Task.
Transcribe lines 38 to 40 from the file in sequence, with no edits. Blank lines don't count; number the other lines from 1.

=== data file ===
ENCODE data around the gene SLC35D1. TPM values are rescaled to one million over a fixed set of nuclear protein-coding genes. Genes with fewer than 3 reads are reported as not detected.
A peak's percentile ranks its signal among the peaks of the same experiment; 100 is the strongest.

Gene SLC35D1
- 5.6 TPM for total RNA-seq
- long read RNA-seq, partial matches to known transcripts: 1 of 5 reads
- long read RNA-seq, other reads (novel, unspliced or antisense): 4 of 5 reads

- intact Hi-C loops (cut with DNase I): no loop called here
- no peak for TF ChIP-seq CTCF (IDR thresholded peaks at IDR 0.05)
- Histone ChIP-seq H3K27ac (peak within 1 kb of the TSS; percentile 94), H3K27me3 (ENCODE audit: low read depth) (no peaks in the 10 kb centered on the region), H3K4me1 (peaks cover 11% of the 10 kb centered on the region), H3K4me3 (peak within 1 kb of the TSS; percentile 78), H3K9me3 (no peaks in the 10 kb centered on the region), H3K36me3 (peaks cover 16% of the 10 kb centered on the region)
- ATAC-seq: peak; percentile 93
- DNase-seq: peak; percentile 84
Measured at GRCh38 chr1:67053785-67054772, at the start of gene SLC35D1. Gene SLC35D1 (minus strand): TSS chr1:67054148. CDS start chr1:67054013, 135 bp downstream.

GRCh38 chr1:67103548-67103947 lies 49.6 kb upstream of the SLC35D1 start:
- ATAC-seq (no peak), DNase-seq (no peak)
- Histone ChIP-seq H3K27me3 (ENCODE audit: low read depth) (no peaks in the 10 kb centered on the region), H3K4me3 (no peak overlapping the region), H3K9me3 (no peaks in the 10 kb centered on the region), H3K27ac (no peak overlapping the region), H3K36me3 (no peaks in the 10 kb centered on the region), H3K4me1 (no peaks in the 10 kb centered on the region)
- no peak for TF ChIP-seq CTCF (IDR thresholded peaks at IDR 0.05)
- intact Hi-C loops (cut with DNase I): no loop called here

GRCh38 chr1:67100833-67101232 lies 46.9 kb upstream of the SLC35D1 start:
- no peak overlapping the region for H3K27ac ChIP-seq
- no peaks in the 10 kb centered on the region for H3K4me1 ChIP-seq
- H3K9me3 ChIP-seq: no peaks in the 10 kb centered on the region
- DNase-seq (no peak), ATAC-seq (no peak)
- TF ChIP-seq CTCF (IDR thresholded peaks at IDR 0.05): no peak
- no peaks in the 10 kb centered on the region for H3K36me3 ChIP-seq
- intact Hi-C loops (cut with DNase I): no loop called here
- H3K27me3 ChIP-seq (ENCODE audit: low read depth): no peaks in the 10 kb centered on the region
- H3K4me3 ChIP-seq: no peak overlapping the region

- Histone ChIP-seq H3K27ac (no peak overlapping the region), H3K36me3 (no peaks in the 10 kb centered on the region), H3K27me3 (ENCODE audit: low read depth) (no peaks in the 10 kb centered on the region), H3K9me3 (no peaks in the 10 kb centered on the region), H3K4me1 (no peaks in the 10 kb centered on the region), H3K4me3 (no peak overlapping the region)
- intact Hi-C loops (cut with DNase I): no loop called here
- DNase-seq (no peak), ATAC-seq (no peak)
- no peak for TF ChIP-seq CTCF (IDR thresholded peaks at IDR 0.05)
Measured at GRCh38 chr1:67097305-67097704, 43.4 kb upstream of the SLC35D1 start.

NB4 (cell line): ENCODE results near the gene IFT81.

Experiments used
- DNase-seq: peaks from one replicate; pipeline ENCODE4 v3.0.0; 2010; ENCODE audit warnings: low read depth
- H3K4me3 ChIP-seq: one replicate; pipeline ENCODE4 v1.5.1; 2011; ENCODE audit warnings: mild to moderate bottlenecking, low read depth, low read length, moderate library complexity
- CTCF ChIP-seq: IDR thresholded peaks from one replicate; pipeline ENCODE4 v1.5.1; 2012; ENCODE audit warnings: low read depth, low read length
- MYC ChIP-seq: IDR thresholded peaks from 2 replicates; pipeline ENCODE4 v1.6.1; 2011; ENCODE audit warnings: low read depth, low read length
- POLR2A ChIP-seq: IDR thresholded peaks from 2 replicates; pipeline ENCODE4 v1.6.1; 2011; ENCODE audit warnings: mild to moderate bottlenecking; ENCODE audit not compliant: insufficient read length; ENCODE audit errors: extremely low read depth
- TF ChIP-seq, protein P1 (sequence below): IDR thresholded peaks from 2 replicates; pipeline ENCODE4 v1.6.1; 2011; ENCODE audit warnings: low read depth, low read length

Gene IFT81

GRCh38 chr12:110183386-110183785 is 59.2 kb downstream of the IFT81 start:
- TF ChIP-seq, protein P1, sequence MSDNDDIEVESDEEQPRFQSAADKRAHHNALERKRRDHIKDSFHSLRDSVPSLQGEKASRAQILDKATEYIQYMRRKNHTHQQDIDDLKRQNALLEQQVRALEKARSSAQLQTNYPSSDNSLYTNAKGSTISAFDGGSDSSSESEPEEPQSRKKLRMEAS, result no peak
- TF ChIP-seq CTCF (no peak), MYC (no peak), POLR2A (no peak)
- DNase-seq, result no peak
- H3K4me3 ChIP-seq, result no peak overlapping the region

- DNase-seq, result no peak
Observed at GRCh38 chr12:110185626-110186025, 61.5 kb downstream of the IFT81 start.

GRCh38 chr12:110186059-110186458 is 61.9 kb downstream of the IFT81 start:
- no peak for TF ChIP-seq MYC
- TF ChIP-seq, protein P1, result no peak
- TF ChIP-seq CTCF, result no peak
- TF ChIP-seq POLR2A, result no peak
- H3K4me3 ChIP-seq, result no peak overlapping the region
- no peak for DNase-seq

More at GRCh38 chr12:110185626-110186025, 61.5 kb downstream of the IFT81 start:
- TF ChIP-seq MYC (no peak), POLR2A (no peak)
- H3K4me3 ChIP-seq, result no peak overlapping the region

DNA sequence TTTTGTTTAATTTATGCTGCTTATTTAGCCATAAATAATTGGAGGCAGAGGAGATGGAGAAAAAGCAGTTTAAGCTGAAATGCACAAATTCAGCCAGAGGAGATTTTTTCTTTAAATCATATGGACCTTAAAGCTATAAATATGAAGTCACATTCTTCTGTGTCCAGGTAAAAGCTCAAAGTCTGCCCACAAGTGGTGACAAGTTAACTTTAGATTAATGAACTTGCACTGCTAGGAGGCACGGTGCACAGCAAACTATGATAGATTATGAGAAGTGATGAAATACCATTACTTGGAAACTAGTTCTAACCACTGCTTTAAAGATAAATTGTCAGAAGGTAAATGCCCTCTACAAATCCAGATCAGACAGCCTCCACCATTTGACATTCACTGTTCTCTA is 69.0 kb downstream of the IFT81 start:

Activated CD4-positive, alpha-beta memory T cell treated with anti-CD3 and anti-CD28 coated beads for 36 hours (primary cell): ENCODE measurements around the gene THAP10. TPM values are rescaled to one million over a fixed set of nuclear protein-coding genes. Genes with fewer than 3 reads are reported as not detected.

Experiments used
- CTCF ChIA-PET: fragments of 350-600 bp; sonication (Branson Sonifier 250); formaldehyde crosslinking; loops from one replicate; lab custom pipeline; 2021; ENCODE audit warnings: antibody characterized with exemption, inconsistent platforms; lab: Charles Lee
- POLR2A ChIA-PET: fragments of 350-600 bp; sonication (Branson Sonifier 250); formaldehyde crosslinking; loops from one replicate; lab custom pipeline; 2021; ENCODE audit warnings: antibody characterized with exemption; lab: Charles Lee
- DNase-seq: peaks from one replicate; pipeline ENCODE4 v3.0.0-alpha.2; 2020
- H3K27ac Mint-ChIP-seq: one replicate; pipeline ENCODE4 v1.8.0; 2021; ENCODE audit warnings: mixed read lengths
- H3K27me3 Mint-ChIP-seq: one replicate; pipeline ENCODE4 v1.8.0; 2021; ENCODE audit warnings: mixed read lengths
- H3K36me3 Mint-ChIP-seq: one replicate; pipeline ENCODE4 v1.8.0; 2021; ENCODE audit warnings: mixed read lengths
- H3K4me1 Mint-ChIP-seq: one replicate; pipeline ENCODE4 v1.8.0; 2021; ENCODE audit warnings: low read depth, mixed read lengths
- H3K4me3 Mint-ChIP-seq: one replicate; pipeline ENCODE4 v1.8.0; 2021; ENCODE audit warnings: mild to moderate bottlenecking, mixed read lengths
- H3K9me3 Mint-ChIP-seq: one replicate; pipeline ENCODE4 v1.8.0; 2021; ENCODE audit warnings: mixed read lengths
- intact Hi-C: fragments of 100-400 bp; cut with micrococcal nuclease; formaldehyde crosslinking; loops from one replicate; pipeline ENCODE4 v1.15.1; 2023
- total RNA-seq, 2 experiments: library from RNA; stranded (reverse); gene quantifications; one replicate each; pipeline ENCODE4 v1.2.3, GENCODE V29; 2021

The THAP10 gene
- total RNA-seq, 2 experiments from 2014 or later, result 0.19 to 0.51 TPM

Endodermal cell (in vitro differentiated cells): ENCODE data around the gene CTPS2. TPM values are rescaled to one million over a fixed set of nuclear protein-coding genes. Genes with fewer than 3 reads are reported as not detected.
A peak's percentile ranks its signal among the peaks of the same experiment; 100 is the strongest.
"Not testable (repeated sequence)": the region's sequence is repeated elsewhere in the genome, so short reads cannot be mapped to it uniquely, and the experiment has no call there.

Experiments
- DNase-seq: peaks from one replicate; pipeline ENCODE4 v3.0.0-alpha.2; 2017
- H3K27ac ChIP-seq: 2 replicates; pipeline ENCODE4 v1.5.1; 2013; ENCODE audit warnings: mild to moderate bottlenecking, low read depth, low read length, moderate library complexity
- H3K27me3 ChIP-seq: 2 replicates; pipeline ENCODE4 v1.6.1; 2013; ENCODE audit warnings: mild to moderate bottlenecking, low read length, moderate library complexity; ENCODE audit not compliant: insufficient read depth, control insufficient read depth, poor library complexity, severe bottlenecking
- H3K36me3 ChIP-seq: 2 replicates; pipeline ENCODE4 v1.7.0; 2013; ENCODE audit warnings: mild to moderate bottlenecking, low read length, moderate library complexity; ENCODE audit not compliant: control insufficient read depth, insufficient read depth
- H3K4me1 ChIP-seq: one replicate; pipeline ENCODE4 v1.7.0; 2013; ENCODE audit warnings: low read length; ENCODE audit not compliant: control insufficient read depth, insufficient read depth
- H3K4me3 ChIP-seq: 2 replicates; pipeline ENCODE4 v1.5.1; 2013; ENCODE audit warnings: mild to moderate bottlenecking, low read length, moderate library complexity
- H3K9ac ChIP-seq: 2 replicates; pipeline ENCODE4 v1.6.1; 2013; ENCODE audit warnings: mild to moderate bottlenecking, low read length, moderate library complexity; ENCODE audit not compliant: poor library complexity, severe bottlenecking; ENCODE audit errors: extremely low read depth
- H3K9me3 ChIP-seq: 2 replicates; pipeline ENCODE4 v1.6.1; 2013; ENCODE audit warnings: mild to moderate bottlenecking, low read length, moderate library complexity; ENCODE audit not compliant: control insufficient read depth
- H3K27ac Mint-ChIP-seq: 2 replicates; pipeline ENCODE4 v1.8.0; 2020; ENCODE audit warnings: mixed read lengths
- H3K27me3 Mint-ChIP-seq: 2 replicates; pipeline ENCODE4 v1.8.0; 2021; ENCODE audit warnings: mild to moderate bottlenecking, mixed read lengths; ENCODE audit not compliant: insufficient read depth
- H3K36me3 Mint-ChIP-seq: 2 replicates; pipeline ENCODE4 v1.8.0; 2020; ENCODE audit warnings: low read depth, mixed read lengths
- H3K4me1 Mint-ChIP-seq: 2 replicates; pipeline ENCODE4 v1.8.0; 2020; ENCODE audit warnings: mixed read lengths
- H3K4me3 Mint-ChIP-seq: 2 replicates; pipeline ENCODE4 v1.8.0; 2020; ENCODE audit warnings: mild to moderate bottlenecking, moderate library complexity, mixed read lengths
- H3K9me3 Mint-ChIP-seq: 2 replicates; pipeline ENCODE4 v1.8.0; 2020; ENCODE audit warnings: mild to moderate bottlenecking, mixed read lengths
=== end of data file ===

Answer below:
- MYC ChIP-seq: IDR thresholded peaks from 2 replicates; pipeline ENCODE4 v1.6.1; 2011; ENCODE audit warnings: low read depth, low read length
- POLR2A ChIP-seq: IDR thresholded peaks from 2 replicates; pipeline ENCODE4 v1.6.1; 2011; ENCODE audit warnings: mild to moderate bottlenecking; ENCODE audit not compliant: insufficient read length; ENCODE audit errors: extremely low read depth
- TF ChIP-seq, protein P1 (sequence below): IDR thresholded peaks from 2 replicates; pipeline ENCODE4 v1.6.1; 2011; ENCODE audit warnings: low read depth, low read length